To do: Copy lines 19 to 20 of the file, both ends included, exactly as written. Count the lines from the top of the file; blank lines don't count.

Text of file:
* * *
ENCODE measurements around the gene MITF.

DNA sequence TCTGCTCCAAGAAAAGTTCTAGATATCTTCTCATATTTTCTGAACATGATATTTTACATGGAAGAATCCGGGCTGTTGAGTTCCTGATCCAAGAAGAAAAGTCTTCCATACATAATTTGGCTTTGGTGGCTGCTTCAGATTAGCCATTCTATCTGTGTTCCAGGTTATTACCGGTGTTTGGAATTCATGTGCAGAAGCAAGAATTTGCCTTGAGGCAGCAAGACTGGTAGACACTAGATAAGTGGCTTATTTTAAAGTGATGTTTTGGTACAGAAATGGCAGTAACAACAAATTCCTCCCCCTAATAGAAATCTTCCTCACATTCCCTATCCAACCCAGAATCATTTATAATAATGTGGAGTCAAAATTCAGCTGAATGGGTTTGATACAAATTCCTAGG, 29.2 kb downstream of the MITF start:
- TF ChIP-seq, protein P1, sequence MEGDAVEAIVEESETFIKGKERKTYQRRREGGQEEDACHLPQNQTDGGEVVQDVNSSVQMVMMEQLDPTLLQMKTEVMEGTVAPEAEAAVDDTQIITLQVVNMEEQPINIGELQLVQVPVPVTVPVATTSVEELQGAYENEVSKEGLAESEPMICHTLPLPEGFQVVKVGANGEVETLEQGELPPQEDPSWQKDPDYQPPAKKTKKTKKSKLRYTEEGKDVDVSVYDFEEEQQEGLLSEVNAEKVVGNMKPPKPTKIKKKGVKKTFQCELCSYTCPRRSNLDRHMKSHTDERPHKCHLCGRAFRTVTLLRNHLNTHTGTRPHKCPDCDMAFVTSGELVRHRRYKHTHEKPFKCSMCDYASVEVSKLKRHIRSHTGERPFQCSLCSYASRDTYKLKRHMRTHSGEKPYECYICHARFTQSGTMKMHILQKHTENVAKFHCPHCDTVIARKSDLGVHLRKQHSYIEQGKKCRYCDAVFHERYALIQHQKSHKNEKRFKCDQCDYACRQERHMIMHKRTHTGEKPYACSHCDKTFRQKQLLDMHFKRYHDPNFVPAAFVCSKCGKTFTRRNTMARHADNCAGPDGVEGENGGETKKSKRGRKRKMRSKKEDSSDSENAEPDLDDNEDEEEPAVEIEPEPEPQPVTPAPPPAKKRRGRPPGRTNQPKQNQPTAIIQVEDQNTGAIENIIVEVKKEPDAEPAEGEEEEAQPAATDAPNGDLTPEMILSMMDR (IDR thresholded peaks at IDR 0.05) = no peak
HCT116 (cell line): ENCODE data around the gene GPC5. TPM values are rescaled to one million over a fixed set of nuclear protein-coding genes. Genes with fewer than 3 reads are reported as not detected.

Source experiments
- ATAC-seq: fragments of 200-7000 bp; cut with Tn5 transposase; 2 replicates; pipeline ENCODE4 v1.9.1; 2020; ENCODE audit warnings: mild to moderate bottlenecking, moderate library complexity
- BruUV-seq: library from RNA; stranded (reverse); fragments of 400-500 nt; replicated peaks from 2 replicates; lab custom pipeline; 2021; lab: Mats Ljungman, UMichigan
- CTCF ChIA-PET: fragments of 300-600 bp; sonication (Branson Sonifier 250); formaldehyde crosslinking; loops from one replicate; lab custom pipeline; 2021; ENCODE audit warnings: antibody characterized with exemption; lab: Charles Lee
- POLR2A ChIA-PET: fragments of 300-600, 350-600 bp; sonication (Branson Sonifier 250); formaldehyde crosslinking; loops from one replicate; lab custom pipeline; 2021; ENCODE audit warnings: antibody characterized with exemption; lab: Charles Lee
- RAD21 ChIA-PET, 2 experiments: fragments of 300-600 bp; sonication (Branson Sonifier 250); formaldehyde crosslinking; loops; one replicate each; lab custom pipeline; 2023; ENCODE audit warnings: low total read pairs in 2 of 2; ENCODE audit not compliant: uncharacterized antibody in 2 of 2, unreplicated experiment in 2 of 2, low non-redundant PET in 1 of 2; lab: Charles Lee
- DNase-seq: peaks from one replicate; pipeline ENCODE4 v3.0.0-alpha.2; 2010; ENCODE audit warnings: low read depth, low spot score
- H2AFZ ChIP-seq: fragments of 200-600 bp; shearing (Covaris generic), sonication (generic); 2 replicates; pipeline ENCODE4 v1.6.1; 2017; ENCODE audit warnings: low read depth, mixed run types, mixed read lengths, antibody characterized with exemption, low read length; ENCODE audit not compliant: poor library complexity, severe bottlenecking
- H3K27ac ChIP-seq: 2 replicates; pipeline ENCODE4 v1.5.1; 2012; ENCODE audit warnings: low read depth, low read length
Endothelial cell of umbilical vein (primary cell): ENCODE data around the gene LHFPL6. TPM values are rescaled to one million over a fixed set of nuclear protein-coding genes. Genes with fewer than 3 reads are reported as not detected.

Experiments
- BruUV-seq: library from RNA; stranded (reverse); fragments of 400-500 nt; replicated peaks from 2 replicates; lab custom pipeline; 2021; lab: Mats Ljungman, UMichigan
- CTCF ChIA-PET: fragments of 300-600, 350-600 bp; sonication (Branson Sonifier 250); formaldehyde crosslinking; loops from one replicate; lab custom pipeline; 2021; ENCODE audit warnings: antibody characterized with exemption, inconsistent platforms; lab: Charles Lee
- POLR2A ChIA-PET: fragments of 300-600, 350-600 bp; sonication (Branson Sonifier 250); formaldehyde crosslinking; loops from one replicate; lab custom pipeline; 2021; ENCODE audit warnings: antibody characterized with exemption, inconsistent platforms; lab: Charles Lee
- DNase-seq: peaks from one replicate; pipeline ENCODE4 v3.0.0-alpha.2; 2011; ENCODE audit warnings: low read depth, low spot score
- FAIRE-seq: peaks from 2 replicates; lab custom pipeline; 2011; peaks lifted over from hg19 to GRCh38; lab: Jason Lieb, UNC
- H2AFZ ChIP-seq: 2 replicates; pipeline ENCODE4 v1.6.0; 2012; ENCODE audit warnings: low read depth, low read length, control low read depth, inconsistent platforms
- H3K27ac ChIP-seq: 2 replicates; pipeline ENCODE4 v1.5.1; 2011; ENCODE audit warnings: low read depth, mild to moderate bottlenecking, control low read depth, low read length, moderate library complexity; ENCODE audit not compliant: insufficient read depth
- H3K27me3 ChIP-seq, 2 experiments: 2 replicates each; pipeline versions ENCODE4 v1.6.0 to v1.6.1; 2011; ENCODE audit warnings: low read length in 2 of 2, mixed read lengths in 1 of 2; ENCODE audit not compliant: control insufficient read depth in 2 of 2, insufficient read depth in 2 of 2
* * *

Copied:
- DNase-seq: peaks from one replicate; pipeline ENCODE4 v3.0.0-alpha.2; 2011; ENCODE audit warnings: low read depth, low spot score
- FAIRE-seq: peaks from 2 replicates; lab custom pipeline; 2011; peaks lifted over from hg19 to GRCh38; lab: Jason Lieb, UNC